Taken in Lalezar, a neighbourhood in the capital of Iran, that contains all the dimensions of Tehran, past and present: modern, political, commercial, and touristic. Lalezar Street is the first modern boulevard in #Tehran. It was built by Naser al-Din Shah Qajar in 1873, inspired by his first visit to Europe. The street was the hipster neighbourhood of its time, housing loads of shops, cafes and restaurants. It also had a thriving and popular film and theatre culture. Today, it’s nicknamed “the graveyard of theatres”.
Kyoto was once the capital of Japan. It’s nicknamed “City of ten thousand shrines”, and it definitely lives up to its name. Walking in and around Kyoto, and photographing the city instilled in me the same sense of zen that the Buddhist shrines and temples did. The traditional wooden houses proved to be an interesting backdrop for photos, especially when unexpected locals strolled into the frame.
On Amantani Island, the women thread and weave. The island is two and a half hours by boat from the city of Puno, which sits at the edge of Lake Titicaca, the highest navigable lake in the world. The women wear the same traditional clothing and walk steep paths to get to their humble homes. They cook quinoa soup and potatoes, and speak Quechua. They create beautiful crafts and sell their artisans up on the hills in different parts of the island.
I took this photo in Havana, peering into the narrow cobble-stone streets of the Old City, and taking in the beautiful architecture and lively people as they interacted with one another. I stopped a bit before taking this photo, noticing the people walking into the frame, the ones walking out, and the ones who stayed put, not noticing my lens, and going about their day. It made for an interesting shot that was reflective of the the constant movement of Havana as a city.
Inspired by Edward Hopper’s 1942 painting “Nighthawks”, this series attempts to reflect on urban loneliness and human isolation. I am interested in documenting how people respond to spaces within a city, and how that contrasts or resembles the human anxiety to connect. The difficulties of achieving intimacy and the vulnerabilities associated with that motivated me to explore the theme of urban emptiness, while reflecting on social interactions and the deeply human paradox of longing for connection yet fearing to be seen.
Kashan is often bypassed by tourists when they make the trip from Tehran to Isfahan, which adds to the city’s quiet and calm vibe. Kashan dates back approximately 9000 years, and contains endless historical sites, including mosques and traditional 19th century houses. Walking amongst the old, mud brick architecture with the sun beaming, I captured the odd pedestrian going about her day.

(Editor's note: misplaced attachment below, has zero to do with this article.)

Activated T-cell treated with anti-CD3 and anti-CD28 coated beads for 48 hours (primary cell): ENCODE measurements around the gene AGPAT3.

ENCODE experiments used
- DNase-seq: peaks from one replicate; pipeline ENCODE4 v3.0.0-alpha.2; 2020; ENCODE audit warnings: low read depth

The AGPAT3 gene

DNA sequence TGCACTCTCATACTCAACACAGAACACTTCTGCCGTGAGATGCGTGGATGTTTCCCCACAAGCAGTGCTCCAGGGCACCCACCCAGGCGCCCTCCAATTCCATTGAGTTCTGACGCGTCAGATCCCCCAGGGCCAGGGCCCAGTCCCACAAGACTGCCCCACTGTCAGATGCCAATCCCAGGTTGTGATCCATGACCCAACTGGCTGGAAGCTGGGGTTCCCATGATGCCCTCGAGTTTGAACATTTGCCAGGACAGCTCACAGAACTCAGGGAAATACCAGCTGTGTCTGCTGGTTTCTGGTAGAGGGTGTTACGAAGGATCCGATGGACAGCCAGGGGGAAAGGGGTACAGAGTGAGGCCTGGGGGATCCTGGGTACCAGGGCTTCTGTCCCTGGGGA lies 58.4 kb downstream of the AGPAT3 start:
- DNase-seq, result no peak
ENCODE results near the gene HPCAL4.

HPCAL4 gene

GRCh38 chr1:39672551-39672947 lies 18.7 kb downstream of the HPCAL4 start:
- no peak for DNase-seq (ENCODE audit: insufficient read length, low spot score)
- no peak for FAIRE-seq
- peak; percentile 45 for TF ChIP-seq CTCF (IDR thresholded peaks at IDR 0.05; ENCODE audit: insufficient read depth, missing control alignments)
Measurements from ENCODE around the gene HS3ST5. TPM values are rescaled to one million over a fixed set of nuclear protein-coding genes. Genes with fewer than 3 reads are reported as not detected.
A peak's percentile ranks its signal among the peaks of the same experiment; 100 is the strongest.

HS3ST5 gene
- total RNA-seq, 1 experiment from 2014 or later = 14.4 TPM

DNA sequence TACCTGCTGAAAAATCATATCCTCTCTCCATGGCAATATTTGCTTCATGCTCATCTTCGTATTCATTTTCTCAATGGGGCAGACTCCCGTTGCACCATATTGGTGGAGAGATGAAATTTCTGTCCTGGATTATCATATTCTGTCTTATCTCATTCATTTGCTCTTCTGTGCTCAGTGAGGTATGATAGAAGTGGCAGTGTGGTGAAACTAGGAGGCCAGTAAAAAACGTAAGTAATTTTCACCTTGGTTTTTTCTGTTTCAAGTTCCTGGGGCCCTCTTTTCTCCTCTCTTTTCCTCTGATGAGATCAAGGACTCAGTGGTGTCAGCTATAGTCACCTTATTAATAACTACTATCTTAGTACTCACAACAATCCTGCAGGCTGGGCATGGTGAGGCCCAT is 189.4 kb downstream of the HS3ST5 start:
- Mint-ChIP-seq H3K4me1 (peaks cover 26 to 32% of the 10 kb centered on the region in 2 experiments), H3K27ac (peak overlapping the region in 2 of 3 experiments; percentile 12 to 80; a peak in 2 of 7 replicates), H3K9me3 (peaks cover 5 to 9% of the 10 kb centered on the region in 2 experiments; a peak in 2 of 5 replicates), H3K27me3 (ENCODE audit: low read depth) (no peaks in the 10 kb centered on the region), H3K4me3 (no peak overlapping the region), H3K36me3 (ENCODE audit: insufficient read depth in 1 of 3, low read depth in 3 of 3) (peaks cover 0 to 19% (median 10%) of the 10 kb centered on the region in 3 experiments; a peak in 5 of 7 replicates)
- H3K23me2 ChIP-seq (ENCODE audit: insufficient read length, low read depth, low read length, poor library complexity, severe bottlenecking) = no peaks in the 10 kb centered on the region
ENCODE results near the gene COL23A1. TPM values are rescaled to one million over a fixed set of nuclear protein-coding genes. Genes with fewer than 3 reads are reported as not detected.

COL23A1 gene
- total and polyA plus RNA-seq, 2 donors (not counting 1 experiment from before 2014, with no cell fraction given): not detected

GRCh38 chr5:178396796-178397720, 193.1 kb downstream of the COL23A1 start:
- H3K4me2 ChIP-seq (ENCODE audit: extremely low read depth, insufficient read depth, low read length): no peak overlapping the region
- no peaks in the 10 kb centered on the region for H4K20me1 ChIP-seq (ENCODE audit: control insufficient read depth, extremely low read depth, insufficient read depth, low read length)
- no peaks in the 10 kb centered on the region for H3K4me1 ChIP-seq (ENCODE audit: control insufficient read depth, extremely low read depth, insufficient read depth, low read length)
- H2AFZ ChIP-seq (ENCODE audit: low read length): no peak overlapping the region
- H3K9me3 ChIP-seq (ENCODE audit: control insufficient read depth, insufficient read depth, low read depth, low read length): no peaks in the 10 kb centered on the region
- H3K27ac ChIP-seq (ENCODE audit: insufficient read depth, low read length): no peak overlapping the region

Susan Sontag once said: “A photograph is not just the result of an encounter between an event and a photographer; picture-taking is an event in itself, and one with ever more peremptory rights, to interfere with, to invade, to ignore whatever is going on”. I’ve always felt that as a photographer, exploiting things as they appeared to me, was not only drawing attention to the subjects, but more so to my role as an active photographer. My attempt has always been to document, not exploit. This photo was taken in northern Tehran, and I remember taking it, trying very hard to not be intrusive. He looked away just as I pressed down on the shutter.
In Tehran, if you’re middle class, chances are you’ve never or very rarely been to the south of the city. Often described as poor, drug infested, and overly religious, neighbourhoods in Southern Tehran are not tourist attractions, but relay a reality of the city that many like to ignore. Tehran is a paradox, and understanding its many sides is dependent on visiting parts of it that don’t necessarily align to one’s own lifestyle and privilege. This was taken in Share Ray; with narrow alleys, friendly locals, Shah-Abdol-Azim shrine, and the main bazaar, the neighbourhood has a lot to offer.
This photo was taken in the neighbourhood of Tlatelolco, literally meaning “in the little hill of land” in Mexico City. It is the site of the 1968 Mexican student demonstrations, an incident in which approximately 10,000 university and high school student gathered to protest the government’s actions. As a result, it is also the site the massacre, where over 1300 people were arrested and more than 300 were killed. This was 10 days before the start of the 1968 summer Olympics. Today, the neighbourhood pays tribute to the tragic event and lives lost, and enjoys a sense of peace.
The capital of Bosnia and Herzegovina, Sarajevo, sits at the bottom of a valley, hugged by the surrounding hills. Ravaged by war, the high number of casualties during the Yugoslav conflict resulted in the use of Sarajevo’s open spaces as graveyards. I visited many of these cemeteries, and while walking amongst one, I saw a woman paying her respects, standing quietly with her arms folded behind her, looking out towards the endless gravestones that were scattered on the hill.